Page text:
There are seven specialty shows scheduled so far: Radio Motor Patrol on June 10th, Corvettes on June 17th, Novas on July 1, Cadillac La Salles on July 8th, Triumphs on July 22nd, Corvettes again on August 5th, and Z Cars on August 12th:

The owners are always glad to talk about their cars.

Walk over to the front lawn of the Somerset County Courthouse to enjoy the free Conni Tarantino concerts. Go here to see what's playing and remember these are outdoors and can be rained out:

There is a golden oldies DJ in front of the church on Main Street: say hello, request a tune, dance a few steps...

And it's all free!

A few hints:
Wear comfortable shoes. Allow enough time - a few hours. Take a camera. If you are going to spend time at the concert, take a chair or blanket. If you family dog is well-behaved take them along - although it can be hot and crowded.

There are at least 14 restaurants that offer outdoor dining (Not free!) on Cruise Nights:

Many of the Main Street businesses stay open during Cruise - stop in.

Wednesday, May 25, 2011

The No-Thank-You Helping

My father was a picky eater. This is amazing considering he was the tenth child in a family of eleven and nine of his older siblings were boys.

My mother ate everything and apparently determined early on that, while she would accommodate my father, her children would not be picky eaters. As soon as her oldest child could eat "grown-up" food she instituted the no-thank-you helping.

When dinner was being served my mother would offer each child whatever was being served. For example, "Would you like some peas?". If the child answered in the affirmative, mom would put a serving of peas on his or her plate.

If you said "No, thank you.", you received a no-thank-you helping. This was a spoonful of the food you had declined. All four of us understood that we were expected to finish the no-thank-you helping.

Apparently it worked. All four children grew up eating just about every food served.

Oh, except for liver and onions.

My father stayed with us for a few months when he was almost 90-years old. I could understand my mother's long-ago frustration as I watched my father pick out every single pea from his mixed vegetables. When grandchildren asked why Grandpa didn't have to eat all his vegetables the only answer we could think of was "When you are as old as Grandpa you can eat whatever you want."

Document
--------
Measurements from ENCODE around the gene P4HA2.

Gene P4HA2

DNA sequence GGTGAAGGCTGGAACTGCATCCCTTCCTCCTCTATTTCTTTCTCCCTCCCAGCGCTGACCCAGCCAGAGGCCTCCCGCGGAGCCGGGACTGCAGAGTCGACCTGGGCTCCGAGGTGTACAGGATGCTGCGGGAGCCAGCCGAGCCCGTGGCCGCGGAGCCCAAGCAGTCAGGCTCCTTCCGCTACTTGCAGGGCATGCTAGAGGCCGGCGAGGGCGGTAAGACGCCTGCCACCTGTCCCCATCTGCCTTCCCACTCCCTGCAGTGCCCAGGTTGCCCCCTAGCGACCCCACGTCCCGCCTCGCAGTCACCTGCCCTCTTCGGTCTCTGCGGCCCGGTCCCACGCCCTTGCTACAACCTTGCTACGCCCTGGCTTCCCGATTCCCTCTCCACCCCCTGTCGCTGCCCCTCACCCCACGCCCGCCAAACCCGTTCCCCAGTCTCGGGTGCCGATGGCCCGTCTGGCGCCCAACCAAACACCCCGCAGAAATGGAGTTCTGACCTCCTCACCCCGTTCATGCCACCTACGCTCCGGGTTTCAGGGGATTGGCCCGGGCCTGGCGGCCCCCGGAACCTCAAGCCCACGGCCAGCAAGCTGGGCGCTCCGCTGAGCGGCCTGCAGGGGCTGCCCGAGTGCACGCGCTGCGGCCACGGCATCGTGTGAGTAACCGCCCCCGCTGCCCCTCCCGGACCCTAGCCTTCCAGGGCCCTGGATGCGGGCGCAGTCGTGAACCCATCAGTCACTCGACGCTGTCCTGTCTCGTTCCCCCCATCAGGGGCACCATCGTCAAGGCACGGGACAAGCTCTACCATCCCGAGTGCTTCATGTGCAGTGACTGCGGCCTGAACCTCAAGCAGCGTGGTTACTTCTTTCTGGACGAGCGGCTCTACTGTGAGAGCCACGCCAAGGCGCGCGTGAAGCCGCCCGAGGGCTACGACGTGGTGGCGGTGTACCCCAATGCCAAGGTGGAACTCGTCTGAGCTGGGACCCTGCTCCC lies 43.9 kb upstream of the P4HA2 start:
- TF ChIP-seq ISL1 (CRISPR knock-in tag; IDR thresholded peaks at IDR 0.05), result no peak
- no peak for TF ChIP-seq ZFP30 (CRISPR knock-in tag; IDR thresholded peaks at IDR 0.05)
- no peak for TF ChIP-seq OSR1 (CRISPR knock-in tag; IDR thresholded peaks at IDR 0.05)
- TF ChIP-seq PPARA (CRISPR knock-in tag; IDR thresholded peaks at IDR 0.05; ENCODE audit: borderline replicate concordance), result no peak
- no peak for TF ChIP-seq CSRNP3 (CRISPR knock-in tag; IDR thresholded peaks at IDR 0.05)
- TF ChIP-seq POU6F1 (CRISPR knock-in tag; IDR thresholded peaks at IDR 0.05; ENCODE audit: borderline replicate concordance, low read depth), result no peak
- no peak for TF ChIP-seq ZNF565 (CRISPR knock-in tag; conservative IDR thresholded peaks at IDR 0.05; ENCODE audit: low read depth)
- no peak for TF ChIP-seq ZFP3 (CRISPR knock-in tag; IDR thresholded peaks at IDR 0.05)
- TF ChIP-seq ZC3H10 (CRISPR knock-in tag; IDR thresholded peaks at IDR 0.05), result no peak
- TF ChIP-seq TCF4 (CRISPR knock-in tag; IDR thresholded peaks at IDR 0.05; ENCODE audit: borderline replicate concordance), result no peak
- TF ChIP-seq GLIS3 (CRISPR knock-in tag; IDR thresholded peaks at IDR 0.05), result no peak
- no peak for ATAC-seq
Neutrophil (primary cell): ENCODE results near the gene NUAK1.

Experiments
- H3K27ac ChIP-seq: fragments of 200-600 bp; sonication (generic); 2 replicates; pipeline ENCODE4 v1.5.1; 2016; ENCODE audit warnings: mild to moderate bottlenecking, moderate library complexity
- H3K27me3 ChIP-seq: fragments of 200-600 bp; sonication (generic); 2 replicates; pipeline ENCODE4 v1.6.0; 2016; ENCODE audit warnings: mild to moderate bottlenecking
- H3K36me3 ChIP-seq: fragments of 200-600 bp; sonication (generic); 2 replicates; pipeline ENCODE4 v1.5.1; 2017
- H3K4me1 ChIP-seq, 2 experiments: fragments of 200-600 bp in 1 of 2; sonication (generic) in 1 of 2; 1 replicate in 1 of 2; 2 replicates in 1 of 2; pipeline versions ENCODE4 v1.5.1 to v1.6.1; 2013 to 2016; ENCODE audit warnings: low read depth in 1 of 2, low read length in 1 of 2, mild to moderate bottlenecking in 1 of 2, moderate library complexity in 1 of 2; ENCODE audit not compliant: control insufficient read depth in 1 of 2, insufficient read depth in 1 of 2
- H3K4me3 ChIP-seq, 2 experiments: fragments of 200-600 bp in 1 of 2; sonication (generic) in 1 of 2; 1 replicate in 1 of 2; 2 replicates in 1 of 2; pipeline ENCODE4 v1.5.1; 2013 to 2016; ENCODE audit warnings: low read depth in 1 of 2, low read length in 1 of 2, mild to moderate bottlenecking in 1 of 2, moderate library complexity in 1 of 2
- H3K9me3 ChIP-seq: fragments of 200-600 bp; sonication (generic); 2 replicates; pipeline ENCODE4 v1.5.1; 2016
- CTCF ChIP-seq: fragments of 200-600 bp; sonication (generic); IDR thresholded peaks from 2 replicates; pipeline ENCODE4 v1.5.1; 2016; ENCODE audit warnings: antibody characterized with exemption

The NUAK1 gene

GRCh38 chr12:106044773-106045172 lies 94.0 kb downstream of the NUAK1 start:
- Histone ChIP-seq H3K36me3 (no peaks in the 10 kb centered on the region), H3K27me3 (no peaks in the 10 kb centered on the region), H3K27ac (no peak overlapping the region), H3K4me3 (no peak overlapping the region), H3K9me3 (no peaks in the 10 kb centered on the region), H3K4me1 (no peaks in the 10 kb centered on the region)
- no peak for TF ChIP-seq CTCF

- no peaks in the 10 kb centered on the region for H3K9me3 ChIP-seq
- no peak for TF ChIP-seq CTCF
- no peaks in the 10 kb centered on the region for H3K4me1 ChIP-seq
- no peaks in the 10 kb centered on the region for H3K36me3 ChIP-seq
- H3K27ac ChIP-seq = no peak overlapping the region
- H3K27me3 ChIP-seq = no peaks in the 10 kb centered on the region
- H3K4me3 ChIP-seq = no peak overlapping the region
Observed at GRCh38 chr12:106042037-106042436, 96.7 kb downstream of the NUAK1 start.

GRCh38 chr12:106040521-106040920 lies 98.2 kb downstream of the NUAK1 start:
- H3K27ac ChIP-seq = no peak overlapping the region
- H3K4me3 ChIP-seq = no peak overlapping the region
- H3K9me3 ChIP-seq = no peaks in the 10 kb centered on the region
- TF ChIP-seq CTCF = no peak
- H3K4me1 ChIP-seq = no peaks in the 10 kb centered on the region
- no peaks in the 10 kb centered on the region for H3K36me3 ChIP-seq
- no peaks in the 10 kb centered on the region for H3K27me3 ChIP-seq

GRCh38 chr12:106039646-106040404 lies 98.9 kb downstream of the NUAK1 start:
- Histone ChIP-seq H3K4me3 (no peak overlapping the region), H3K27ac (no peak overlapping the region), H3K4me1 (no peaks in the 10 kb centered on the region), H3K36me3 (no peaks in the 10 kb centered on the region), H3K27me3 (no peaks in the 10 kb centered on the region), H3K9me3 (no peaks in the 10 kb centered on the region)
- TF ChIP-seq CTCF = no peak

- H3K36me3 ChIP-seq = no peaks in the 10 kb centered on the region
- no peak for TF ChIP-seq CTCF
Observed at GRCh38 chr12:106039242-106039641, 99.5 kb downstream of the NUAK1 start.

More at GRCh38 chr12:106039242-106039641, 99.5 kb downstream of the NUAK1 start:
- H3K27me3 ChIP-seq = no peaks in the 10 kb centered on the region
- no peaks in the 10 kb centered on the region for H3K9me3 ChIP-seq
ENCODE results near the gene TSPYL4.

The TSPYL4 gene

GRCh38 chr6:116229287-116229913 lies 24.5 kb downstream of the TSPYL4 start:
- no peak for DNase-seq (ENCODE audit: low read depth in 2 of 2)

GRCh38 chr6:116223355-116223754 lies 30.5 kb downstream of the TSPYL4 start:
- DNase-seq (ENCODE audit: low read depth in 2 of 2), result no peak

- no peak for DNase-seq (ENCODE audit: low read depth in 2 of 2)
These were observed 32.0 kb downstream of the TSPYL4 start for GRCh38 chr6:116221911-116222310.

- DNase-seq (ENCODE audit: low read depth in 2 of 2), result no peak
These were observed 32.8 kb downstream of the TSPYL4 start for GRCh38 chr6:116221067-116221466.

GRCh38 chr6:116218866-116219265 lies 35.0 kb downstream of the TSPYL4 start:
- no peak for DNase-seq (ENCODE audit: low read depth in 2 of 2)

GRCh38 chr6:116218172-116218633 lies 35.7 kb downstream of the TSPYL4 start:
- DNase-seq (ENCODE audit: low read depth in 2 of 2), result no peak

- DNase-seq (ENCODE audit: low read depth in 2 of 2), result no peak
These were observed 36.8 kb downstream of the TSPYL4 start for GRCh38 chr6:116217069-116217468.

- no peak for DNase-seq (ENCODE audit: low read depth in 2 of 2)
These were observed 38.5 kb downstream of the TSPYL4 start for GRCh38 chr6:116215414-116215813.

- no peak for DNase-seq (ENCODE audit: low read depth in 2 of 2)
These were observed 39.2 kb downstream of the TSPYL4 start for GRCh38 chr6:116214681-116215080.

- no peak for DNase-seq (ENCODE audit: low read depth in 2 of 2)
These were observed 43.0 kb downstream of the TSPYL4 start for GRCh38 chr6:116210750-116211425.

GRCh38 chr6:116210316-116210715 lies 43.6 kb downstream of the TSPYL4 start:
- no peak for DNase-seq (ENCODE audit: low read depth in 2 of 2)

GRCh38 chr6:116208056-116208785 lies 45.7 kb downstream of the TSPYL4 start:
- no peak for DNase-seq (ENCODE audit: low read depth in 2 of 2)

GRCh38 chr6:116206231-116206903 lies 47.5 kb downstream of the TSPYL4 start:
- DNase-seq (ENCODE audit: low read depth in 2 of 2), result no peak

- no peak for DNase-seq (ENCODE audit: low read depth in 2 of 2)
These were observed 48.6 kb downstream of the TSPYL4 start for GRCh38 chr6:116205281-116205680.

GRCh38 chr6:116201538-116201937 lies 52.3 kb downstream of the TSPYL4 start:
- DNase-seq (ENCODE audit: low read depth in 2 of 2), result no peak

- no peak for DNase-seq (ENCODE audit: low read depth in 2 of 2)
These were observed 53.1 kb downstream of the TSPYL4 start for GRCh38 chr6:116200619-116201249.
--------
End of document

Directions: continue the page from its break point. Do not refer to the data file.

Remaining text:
Sunday, May 22, 2011

The 206 Bypass Rapture

For many years - no, make that decades - there have been rumors that a Route 206 Bypass would be built through Hillsborough in order to relieve traffic congestion on "Old" Route 206.

Well, the construction has started and local residents may now file this whole project under "be careful what you wish for".

For months locals watched the construction equipment clear roads across the fields and vacated houses get boarded up.

Then Hillsborough Road between Route 206 and Willow Road closed on April 26th. There were plenty of warnings about this closing, but apparently many local drivers thought that the closing would only be temporary and kept coming back. Be advised, this closing will last six months - until sometime in October. This wasn't a major problem as you could still cut across nearby Homestead Road.

Next they slowed down - and sometimes stopped - traffic on Amwell Road between "old" Route 206 and the Clerico Lane bridge as they moved the lanes of travel to one side in order to allow the realignment of Amwell Road. This section of Amwell Road is part of the official Hillsborough Road detour.

This past week a lit-up sign went up on Homestead Road warning that there would be 15-minute stops. They have started putting up the bridge over Homestead Road near the railroad.

Now, if you are following this, there are now three parallel roads between Route 206 and Willow Road with traffic delays - three roads that let you drive from the west part of town to the east side.

On top of this, last Monday on Route 206 it took me 40-minutes to go down Route 206 from Homestead Road to the Belle Mead Bridge in Montgomery. [If you aren't from this area, that normally takes about five minutes.] The construction on the replacement bridge reached the point where they were only allowing one lane on Route 206.

One more thing:
The New Jersey Department of Transportation announced it will be resurfacing about 2.5-miles of Route 206 from about Hamilton Road to the Somerville border.

Rapture: "...mystical transportation: a mystical experience in which somebody believes he or she is transported into the spiritual realm..." - Bing Dictionary.